As our understanding of stress, subluxation, and the effect of chiropractic on the brain grows, it’s a curious thing that research has yet to definitively prove the effect of chiropractic care on mental health (including depression and anxiety). So far, we have seen two clinical trials on the matter, one examining blood pressure and anxiety and the other looking at an individual’s perception of wellbeing. The studies offered up conflicting results. Yet in the broader research world, the link between chronic pain (especially back pain), depression and anxiety is very well documented. A new case study published in the Journal of Contemporary Chiropractic has taken a look at one individuals reduction in anxiety whilst undergoing chiropractic care for vertebral subluxation assessment and correction.
The study is the latest from New Zealand chiropractors David Russell and Tanja Glucina. It covered the case of a 38-year-old female with a “2-year history of low back discomfort, 6-month history of neck pain and a 3-month history of anxiety and panic attacks.” Interestingly, the patient reported that her pain was generally constant but increased in intensity during periods of higher stress.
Using the PHQ-4 instrument, which is regularly used to screen patients for depression and anxiety based on how they have been feeling for the past two weeks, she returned a positive screening for anxiety (which was consistent with her diagnosis from a general physician).
The chiropractor assessed her using a battery of tests including:
Her course of chiropractic care set about correcting the vertebral subluxations found (see original report for further details. Link below ). After 12 visits in 7 weeks, during which she received care utilizing the Torque Release Technique, she reported experienced a reduction in pain and discomfort in her neck and back, but interestingly, she also experienced a reduction in depression and anxiety scores. While previously her depression score was 2/6 and her anxiety score was 3/6, the researchers reported that at the end of care:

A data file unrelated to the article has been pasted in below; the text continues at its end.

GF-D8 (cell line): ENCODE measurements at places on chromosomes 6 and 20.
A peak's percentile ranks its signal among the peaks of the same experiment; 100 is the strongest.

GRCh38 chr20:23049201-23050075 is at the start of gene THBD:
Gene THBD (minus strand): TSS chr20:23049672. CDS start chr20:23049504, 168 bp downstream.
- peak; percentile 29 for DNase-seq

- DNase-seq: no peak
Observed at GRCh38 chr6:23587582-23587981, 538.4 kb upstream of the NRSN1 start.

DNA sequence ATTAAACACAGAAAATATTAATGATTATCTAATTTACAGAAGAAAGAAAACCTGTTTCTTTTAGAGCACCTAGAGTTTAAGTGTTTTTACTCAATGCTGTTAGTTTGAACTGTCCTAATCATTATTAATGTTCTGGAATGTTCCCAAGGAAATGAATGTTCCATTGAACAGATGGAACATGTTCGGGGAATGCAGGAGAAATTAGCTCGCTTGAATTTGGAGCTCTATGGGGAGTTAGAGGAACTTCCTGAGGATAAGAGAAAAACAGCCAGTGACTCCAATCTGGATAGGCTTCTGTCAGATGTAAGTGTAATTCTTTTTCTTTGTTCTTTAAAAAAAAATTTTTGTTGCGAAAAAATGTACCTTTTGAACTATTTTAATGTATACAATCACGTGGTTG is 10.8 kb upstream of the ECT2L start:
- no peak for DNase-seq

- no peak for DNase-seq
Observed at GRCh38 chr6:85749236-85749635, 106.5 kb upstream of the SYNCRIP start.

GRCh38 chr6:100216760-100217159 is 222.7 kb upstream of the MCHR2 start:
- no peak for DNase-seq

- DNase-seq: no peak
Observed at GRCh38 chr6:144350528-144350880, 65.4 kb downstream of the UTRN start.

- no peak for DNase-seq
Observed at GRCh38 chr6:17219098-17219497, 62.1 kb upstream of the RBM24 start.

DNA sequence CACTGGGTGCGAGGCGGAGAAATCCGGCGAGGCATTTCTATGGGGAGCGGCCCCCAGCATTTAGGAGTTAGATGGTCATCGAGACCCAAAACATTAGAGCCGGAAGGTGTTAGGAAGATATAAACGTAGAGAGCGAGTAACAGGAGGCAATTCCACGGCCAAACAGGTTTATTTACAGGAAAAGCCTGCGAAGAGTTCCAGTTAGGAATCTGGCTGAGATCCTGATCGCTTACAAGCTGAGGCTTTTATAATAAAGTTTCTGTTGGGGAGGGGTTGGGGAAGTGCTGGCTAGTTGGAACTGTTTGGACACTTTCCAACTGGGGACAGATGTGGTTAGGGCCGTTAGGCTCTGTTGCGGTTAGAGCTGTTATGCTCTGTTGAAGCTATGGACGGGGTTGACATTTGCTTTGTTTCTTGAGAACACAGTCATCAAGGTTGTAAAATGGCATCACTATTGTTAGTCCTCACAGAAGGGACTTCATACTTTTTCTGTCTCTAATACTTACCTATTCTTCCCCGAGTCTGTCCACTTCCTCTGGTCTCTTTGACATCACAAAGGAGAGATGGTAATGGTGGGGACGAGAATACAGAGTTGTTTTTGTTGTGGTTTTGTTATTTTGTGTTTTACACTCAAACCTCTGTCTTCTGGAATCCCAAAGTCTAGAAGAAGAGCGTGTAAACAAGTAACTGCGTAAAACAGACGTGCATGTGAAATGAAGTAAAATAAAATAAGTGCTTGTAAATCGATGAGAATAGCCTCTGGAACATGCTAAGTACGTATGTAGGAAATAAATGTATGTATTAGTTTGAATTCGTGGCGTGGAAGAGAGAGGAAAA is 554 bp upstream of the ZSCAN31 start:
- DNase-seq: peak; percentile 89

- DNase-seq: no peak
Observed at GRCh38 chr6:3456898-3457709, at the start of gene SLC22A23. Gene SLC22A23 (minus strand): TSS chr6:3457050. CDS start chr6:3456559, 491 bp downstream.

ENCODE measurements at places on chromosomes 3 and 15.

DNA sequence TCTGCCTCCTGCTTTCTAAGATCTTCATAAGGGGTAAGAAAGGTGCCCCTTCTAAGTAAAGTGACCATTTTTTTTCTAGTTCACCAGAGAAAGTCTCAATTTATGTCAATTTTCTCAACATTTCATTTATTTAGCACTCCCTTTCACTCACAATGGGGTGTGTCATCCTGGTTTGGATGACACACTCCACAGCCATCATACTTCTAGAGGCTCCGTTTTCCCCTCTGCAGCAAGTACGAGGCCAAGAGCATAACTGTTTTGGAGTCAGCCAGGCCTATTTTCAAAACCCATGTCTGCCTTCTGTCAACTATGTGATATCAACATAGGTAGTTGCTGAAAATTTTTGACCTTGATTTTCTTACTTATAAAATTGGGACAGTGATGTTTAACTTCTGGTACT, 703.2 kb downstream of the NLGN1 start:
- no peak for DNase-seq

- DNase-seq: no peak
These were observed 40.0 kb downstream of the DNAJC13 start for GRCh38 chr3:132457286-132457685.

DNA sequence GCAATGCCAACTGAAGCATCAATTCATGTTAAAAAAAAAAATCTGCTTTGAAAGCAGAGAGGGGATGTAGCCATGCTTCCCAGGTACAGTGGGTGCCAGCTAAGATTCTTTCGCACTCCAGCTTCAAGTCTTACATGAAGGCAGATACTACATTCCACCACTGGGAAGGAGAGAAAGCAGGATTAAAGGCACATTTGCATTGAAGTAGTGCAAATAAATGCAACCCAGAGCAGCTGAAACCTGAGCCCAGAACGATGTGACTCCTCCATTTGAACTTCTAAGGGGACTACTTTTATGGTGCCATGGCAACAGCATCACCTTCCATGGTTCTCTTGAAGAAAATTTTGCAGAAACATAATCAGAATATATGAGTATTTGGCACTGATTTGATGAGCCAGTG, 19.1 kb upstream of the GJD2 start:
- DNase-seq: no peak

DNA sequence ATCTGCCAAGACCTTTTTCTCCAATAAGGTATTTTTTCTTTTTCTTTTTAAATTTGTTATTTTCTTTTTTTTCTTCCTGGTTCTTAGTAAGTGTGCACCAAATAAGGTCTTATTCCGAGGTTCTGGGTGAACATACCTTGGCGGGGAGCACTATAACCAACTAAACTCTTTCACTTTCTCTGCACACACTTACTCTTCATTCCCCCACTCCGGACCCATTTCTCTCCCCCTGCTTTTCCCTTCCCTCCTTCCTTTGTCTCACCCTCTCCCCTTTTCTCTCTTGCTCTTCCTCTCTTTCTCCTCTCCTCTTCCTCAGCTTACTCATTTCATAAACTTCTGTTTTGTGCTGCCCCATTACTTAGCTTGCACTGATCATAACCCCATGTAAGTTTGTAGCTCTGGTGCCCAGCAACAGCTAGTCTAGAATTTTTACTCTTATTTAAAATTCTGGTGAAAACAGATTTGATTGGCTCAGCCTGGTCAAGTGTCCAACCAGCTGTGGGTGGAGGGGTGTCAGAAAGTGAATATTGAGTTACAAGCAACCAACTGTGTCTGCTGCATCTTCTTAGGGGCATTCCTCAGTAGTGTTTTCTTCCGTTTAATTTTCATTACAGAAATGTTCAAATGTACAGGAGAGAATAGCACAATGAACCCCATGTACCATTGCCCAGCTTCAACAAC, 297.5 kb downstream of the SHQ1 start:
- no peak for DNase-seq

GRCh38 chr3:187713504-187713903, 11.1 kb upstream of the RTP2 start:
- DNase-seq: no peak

“Improvements were recorded in both depression and anxiety (individual and combined) using the PHQ-4 screening instrument. Depression was rated as 0 out of 6 and anxiety 0.5 out of 6 at this follow-up screening.”
She had also been assessed using the Health, Wellness and Quality of Life instrument, and the researchers reported:
“Improvements were recorded in all domains of the self- reported HWQL assessment, except QoL. The greatest improvements were reported in her ability to manage stress, which improved from 48% to 78%, and in her physical functioning and mental and emotional evaluations, which increased from 48% to 73% and 50% to 75% respectively .”
While the reality with case reports is that they don’t offer us the power to generalize based on the findings, this one does offer up some interesting points for pondering. First cab off the rank is the fact that it lines up with conventional thinking that neck and low back pain (and especially chronic pain) is linked with depression and anxiety. Here, a reduction in pain was also associated with a reduction in depression and anxiety symptoms.
From this course of care, we can’t tell the mechanism behind this. Nor can we do much but hypothesize how the vertebral subluxations root of “trauma, toxins and stress” may explain why the patients back pain was reported to increase during periods of higher stress. Still, it is an interesting inclusion in the case report.
Dr David Russell, who co-authored the paper, remarked that: “Mental health has become a major issue in society, while chiropractic care is not a treatment for these concerns cases like these do support the idea that a salutogenic model of care can have far reaching benefits to humanity. In this case the chiropractor took the time to use outcome measures to screen the patient that gave a very real result following chiropractic care. Ultimately, in this case, this individual has had a considerable change in their health well beyond the management of back and neck pain”
So far, we know that chiropractic care has an influence on the brain, physical functioning and quality of life. As time marches on, we are gaining more insight into exactly how this occurs. Until we finally reach a verdict on whether or not chiropractic care can indeed be used as part of a management plan for anxiety and depression, this case report offers at least a little evidence that the possibility exists.
You can read the full report, including specific details of the subluxation findings, here.